I finished Remember Me a couple of weeks ago, but I started it in May. Part of the reason it took me so long is that the game didn’t pull me back in the early stages when I had Rocket League or Street Fighter available. It becomes more compulsive towards the end and ultimately I’m glad I finished it, but the game doesn’t make itself easy to like. It’s on the edge of excellence. Remember Me is a game that needs to be better at almost everything, few aspects worthy of praise without caveat. It’s an ambitious game full of great ideas and I admire much of what it accomplishes, but its execution is so lacking that it undermines itself constantly. Continue reading
I imagine I’m not the only person who’s ever misheard a song lyric or misunderstood a quotation only to find its true meaning unsatisfying afterwards. Like discovering that Jimi Hendrix is singing about coming up for air, having dreamt about being underwater, when he sings “’Scuse me while I kiss the sky”, rather than brazenly canoodling with another man, saying, “’Scuse me while I kiss this guy.” There’s an entire website devoted to this phenomenon called kissthisguy.com. The front page there is pretty goddamn ugly, though, so I’d advise against clicking it if you have functioning eyes.
That’s a silly example, but I had a much more hurtful experience when I reached the end of Halo 4’s campaign. I found myself watching a bold, abstract, emotional and exciting finale, only to have this cruelly undone leaving just the emotional experience to persist. In this case the truth was frustrating, robbing me of a future for the franchise I was genuinely excited about. Let me explain.
It’s the last cutscene in the game, so you really shouldn’t need a spoiler warning, but there it is. Continue reading
I’ve been doing some tutoring for a finance student recently and I came across a new concept in Financial Science known as a “Shadow Price”. It’s basically a way of working out whether the cost of improving something is worth it, based on how much additional profit you make from making the improvement. The Shadow Price is the most you should possibly pay to make the improvement. Mundane concept, wonderfully dramatic jargon. But it made me think that it should be the title of a bad pseudo-science fiction paperback. So I fired up photoshop and made this:
This is a long piece I wrote about my experiences playing the 4-player co-op campaign of Lost Planet 2. As I hope the article conveys, it is a profoundly baffling experience, but in the most life-affirming way imaginable.
Video games are quickly establishing themselves as a profitable and, more importantly, artistic new medium. They’ve held this high position in my mind from as early as I was aware of the concepts but I think it’s finally dawning on our society as a whole that video games are an important and exciting new art form. The absurd amount of money that games like Modern Warfare 2 and Halo: Reach made on their opening weekends is proof that video games are more than children’s toys and when something is worth that much money, it’s an extremely bad idea to dismiss it on any level. Continue reading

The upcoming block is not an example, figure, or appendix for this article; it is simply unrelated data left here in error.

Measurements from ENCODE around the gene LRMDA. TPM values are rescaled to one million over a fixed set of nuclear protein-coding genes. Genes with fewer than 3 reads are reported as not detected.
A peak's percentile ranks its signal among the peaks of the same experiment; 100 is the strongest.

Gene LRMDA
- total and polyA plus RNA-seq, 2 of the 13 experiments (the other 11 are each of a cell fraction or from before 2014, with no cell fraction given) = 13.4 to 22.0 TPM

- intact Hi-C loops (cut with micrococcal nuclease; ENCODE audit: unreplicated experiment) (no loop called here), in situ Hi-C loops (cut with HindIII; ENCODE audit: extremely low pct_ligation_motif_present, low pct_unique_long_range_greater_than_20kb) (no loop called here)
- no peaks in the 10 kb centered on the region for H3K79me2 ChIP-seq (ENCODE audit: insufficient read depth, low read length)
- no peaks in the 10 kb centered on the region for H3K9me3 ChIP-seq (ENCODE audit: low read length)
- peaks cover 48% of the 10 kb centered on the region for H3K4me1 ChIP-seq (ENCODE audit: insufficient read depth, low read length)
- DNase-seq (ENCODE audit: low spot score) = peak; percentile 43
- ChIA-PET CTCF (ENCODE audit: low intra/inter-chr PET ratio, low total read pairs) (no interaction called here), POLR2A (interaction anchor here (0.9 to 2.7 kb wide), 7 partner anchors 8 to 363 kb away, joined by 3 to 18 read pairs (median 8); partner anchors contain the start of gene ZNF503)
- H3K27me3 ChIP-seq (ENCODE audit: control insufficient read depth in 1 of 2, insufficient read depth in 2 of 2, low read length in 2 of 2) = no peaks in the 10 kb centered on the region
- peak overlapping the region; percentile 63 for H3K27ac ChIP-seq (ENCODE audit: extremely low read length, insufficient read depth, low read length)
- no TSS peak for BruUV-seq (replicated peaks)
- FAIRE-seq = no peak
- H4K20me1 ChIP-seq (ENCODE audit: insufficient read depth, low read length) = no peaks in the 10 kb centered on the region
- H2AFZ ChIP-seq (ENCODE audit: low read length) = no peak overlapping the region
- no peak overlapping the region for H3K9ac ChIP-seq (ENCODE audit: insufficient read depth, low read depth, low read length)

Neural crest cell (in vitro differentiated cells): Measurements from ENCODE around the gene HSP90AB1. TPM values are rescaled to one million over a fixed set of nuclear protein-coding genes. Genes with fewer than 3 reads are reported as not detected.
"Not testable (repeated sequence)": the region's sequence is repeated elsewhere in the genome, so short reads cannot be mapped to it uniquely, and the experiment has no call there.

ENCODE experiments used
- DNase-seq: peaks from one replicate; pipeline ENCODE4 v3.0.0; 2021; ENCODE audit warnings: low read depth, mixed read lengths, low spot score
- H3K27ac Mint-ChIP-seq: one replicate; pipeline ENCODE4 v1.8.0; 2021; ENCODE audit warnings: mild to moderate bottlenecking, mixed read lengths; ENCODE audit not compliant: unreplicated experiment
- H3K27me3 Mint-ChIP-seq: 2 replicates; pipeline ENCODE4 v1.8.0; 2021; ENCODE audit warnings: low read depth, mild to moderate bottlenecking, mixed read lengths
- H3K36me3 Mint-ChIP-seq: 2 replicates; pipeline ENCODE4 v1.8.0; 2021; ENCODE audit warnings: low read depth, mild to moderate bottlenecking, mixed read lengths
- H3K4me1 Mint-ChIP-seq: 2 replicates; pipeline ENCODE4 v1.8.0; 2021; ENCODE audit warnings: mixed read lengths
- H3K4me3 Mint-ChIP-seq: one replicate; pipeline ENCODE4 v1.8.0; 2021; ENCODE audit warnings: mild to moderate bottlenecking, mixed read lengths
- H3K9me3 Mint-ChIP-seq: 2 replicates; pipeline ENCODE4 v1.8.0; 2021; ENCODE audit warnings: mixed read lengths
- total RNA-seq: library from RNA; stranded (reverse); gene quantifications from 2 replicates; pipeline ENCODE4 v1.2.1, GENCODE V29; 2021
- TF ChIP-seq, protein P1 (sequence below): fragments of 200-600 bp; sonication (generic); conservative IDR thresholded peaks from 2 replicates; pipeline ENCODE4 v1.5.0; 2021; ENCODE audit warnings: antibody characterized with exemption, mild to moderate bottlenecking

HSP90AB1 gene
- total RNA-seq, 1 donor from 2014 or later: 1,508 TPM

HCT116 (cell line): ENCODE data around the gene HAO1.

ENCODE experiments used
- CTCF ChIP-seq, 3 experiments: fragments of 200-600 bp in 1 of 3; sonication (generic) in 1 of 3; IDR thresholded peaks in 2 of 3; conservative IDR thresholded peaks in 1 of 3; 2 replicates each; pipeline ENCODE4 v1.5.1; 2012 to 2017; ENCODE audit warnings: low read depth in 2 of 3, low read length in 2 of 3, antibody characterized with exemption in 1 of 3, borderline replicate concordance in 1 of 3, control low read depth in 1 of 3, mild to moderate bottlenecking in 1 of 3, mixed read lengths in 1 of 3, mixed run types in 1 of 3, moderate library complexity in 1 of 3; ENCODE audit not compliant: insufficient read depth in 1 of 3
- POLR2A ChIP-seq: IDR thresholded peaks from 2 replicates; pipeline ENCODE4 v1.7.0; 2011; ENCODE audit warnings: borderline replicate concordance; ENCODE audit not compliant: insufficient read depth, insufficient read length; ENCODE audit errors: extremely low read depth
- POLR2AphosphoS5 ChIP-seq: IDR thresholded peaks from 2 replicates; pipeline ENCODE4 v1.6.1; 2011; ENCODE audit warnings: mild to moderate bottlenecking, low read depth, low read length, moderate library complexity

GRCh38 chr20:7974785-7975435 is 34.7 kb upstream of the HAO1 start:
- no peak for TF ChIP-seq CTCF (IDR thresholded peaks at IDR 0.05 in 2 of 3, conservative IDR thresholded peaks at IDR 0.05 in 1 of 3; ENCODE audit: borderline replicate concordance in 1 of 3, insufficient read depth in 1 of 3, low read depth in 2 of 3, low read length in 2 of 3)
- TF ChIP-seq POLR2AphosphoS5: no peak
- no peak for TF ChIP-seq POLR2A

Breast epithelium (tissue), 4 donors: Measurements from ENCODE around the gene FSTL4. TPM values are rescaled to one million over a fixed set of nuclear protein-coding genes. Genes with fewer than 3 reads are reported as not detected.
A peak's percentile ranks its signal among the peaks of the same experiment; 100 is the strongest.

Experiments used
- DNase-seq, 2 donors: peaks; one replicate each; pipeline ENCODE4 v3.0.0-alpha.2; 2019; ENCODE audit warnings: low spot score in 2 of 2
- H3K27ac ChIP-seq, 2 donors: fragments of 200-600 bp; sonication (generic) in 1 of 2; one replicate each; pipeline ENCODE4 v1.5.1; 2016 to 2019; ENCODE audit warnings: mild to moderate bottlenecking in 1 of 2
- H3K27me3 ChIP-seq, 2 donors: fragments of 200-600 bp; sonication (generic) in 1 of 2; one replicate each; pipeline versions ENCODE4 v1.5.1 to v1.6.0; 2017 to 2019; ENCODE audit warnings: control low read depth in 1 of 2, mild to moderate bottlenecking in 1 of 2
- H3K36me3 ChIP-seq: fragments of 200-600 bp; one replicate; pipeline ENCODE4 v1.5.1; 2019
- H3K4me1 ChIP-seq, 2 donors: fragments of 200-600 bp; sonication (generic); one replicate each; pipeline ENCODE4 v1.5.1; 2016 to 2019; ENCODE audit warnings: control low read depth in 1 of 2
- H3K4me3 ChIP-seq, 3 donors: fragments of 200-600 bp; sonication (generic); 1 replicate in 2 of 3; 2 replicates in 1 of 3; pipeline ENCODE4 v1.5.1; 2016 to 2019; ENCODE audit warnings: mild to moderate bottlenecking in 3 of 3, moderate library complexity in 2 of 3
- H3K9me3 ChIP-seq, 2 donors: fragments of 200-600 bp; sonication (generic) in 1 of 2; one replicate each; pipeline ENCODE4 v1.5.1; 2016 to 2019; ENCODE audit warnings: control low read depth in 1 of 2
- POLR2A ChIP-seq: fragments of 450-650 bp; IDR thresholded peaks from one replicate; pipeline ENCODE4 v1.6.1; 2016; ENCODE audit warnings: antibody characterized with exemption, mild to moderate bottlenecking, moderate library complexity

This is one of the first longer-form pieces I did for the newsletter, which was a wholly inappropriate platform, but most of the editors were very kind and printed them anyway. It was in response to a lot of people dismissing certain movies off-hand because they were cartoons.
I believe that 2008 saw animation finally receive the recognition it has deserved, probably from its inception, but certainly from within my lifetime. Any remotely serious television or cinema fan has appreciated the power and wonder of animation and placed it on level footing with traditional live action filming long ago, but I believe that last year finally saw this opinion break through to the general public. Continue reading
This is very much a stream-of-consciousness piece. I had intended to balance it with another article talking about the things the game actually gets right, of which there are quite a few. However, I never wrote that piece, so all that remains is this barrage of vitriol.
I played through this game in December and I really wish I’d written about it then. So intense was my vitriol that it would just spew forth to whoever I was talking to. I wanted to tell people about it so much that I would take the time necessary to explain what the game was to them just so they could understand what it was I hated so much. As it stands, my fervour has subsided, although hopefully I’ll get all worked up as I write and start hammering the keys in frustration. I was faced with a choice between sitting down and doing this now or playing through the game again in order to give a fair (and hopefully more entertaining) account of the game. I asked the advice of a friend and he quite plainly stated, “Colm, under no circumstances play through that game again. Don’t do it to yourself.” And he was right. So here are my two month old thoughts on Bionic Commando. They won’t be as intense, but they have had longer to fester. Continue reading
This is the latest bit of DLC for Resident Evil 5. It’s 400 MS points and contains what Capcom have said is about an hour of gameplay, so weigh up for yourself whether you think that’s value for money on the face of it. The game is set just before a flashback when Chris and Jill confront Wesker at Spencer’s mansion and basically plots how they got from the front door to the room where the battle takes place. It also contains Excella and Barry (Motherfucking) Burton as playable characters in Mercenary Mode. I played through this last night with Pod, my cohort from On Deadly Blog, and we had a fucking great time. Continue reading